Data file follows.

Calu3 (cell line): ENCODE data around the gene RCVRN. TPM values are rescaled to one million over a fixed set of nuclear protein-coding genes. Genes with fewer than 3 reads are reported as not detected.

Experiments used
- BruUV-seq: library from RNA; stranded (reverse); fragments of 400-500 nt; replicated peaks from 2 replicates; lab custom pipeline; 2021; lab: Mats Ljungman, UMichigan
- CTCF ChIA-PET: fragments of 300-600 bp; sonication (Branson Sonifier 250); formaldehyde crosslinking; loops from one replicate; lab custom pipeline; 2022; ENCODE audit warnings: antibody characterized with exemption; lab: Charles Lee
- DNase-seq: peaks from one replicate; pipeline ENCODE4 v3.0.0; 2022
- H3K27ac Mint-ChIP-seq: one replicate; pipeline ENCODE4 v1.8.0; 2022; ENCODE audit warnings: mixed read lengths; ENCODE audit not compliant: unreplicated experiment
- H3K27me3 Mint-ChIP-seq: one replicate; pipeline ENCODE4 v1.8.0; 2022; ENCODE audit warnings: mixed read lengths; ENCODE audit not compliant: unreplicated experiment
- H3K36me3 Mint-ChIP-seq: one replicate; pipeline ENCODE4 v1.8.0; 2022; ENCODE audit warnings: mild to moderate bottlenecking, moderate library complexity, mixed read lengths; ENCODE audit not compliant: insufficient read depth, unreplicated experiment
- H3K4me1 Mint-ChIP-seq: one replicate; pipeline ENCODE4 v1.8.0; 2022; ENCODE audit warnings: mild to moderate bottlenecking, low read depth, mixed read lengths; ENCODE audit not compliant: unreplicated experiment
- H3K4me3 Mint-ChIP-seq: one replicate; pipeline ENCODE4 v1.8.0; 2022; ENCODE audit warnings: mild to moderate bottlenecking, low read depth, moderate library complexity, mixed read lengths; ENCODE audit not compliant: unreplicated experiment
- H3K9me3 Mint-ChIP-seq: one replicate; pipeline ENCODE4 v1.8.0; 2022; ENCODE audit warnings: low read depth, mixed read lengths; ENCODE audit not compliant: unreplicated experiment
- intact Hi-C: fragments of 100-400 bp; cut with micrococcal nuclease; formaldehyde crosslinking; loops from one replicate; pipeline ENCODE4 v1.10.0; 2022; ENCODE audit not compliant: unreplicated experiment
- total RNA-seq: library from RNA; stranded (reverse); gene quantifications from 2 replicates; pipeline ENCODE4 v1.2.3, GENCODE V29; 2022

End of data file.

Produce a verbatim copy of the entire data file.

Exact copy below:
Calu3 (cell line): ENCODE data around the gene RCVRN. TPM values are rescaled to one million over a fixed set of nuclear protein-coding genes. Genes with fewer than 3 reads are reported as not detected.

Experiments used
- BruUV-seq: library from RNA; stranded (reverse); fragments of 400-500 nt; replicated peaks from 2 replicates; lab custom pipeline; 2021; lab: Mats Ljungman, UMichigan
- CTCF ChIA-PET: fragments of 300-600 bp; sonication (Branson Sonifier 250); formaldehyde crosslinking; loops from one replicate; lab custom pipeline; 2022; ENCODE audit warnings: antibody characterized with exemption; lab: Charles Lee
- DNase-seq: peaks from one replicate; pipeline ENCODE4 v3.0.0; 2022
- H3K27ac Mint-ChIP-seq: one replicate; pipeline ENCODE4 v1.8.0; 2022; ENCODE audit warnings: mixed read lengths; ENCODE audit not compliant: unreplicated experiment
- H3K27me3 Mint-ChIP-seq: one replicate; pipeline ENCODE4 v1.8.0; 2022; ENCODE audit warnings: mixed read lengths; ENCODE audit not compliant: unreplicated experiment
- H3K36me3 Mint-ChIP-seq: one replicate; pipeline ENCODE4 v1.8.0; 2022; ENCODE audit warnings: mild to moderate bottlenecking, moderate library complexity, mixed read lengths; ENCODE audit not compliant: insufficient read depth, unreplicated experiment
- H3K4me1 Mint-ChIP-seq: one replicate; pipeline ENCODE4 v1.8.0; 2022; ENCODE audit warnings: mild to moderate bottlenecking, low read depth, mixed read lengths; ENCODE audit not compliant: unreplicated experiment
- H3K4me3 Mint-ChIP-seq: one replicate; pipeline ENCODE4 v1.8.0; 2022; ENCODE audit warnings: mild to moderate bottlenecking, low read depth, moderate library complexity, mixed read lengths; ENCODE audit not compliant: unreplicated experiment
- H3K9me3 Mint-ChIP-seq: one replicate; pipeline ENCODE4 v1.8.0; 2022; ENCODE audit warnings: low read depth, mixed read lengths; ENCODE audit not compliant: unreplicated experiment
- intact Hi-C: fragments of 100-400 bp; cut with micrococcal nuclease; formaldehyde crosslinking; loops from one replicate; pipeline ENCODE4 v1.10.0; 2022; ENCODE audit not compliant: unreplicated experiment
- total RNA-seq: library from RNA; stranded (reverse); gene quantifications from 2 replicates; pipeline ENCODE4 v1.2.3, GENCODE V29; 2022